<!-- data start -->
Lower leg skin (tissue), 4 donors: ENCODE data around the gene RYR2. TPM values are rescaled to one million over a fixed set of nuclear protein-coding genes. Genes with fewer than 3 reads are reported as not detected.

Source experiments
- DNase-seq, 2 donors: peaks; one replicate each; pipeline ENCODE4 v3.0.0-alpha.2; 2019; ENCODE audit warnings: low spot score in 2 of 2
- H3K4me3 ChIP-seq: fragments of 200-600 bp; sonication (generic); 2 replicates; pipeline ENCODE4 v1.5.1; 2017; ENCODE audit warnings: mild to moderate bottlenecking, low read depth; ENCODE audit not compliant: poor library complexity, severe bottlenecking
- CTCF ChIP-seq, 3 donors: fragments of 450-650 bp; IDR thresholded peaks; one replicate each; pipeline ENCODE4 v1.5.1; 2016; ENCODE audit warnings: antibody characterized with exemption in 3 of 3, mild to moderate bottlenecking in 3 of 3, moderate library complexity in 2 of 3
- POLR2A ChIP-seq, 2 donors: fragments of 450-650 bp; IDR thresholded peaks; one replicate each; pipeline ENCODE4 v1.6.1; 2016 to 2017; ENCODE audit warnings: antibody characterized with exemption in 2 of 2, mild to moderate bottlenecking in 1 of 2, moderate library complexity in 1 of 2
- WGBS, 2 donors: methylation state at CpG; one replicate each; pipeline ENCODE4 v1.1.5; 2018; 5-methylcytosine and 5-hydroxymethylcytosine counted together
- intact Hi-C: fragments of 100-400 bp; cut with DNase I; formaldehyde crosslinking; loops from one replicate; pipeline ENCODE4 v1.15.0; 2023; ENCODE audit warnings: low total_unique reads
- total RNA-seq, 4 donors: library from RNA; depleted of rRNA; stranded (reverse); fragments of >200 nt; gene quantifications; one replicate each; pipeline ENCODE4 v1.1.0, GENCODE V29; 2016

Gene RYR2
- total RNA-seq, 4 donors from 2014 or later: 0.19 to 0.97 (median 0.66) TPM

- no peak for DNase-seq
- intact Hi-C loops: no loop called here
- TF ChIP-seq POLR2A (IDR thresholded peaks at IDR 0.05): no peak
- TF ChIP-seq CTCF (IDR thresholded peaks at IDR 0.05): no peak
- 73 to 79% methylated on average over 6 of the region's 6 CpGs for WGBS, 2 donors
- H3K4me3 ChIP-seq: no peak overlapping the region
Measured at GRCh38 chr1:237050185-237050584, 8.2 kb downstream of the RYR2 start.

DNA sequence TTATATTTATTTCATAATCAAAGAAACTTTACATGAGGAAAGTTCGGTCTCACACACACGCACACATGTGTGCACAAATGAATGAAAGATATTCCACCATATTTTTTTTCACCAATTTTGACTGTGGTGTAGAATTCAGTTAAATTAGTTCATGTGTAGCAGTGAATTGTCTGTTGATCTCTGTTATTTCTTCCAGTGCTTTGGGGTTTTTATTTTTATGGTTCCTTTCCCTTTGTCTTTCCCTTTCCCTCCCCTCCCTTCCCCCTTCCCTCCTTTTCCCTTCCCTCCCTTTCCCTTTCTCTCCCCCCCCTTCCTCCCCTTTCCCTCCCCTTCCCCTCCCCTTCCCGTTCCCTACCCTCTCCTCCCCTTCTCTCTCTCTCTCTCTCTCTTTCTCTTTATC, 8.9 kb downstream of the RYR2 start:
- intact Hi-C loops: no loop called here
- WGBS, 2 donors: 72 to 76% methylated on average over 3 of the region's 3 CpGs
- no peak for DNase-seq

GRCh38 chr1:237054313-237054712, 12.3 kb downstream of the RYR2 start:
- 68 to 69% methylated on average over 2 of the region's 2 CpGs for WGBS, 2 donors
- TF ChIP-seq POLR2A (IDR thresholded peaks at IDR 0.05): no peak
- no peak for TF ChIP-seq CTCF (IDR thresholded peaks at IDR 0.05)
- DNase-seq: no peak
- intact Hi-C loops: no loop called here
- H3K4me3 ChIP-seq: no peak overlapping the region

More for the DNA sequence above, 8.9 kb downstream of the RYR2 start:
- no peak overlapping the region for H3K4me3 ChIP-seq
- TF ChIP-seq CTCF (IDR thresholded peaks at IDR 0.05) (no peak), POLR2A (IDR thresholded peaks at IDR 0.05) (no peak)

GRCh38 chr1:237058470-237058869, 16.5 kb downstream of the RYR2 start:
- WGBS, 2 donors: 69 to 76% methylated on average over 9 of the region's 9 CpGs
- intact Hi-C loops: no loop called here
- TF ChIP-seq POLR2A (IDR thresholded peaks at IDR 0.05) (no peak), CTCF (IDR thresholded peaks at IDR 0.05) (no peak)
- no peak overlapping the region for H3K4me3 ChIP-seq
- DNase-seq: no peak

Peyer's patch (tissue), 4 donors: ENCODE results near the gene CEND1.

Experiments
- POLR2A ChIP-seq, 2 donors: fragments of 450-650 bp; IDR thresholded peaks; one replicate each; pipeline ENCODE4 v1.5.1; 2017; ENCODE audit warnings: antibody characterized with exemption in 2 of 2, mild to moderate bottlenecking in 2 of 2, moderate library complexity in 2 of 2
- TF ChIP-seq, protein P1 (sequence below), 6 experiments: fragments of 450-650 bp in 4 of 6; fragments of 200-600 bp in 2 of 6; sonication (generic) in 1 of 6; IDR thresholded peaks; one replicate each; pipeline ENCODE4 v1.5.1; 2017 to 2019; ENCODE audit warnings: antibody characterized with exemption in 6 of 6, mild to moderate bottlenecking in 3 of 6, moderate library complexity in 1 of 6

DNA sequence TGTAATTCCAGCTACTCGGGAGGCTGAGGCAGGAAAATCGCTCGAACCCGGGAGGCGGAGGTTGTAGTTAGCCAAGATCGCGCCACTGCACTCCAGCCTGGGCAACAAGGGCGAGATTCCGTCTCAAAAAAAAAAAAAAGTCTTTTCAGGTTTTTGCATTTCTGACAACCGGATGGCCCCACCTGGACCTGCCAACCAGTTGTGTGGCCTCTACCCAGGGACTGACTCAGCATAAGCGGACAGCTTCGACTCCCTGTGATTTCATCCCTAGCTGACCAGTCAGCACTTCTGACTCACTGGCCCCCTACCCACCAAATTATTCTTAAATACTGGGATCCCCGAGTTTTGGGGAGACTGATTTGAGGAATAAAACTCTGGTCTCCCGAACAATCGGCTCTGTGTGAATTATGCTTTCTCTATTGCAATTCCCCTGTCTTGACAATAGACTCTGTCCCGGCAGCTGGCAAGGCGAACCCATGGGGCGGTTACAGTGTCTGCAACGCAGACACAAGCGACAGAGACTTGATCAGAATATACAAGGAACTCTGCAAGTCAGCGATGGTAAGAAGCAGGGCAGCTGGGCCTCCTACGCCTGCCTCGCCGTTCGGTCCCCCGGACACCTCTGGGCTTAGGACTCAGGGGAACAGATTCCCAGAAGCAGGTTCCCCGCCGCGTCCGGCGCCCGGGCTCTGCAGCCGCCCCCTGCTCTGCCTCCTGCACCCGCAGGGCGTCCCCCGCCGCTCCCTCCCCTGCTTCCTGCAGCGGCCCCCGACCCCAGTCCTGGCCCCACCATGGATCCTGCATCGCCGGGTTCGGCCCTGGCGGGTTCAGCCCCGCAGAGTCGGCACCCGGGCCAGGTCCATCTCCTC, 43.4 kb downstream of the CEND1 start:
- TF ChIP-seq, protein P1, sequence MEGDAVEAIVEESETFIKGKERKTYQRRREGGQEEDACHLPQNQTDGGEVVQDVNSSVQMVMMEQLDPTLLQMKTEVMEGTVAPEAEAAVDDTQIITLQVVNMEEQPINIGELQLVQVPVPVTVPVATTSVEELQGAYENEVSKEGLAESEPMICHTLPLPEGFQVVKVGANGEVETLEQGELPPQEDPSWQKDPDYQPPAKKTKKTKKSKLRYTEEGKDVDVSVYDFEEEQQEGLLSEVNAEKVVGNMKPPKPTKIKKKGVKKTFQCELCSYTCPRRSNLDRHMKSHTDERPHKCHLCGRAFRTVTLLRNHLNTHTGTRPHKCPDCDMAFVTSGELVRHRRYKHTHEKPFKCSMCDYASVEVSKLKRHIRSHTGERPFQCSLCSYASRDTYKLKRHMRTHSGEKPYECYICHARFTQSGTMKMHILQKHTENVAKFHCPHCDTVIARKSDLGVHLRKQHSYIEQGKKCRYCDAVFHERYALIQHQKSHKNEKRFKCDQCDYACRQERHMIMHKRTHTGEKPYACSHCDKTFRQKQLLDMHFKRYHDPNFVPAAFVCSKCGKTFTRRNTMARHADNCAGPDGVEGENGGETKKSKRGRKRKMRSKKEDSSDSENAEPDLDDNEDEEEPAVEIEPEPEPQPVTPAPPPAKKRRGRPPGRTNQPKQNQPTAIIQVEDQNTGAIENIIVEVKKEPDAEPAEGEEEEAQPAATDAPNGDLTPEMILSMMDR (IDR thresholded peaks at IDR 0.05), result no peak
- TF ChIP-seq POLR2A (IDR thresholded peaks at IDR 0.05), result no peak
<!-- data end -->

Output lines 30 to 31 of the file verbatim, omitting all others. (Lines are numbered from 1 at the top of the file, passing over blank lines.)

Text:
More for the DNA sequence above, 8.9 kb downstream of the RYR2 start:
- no peak overlapping the region for H3K4me3 ChIP-seq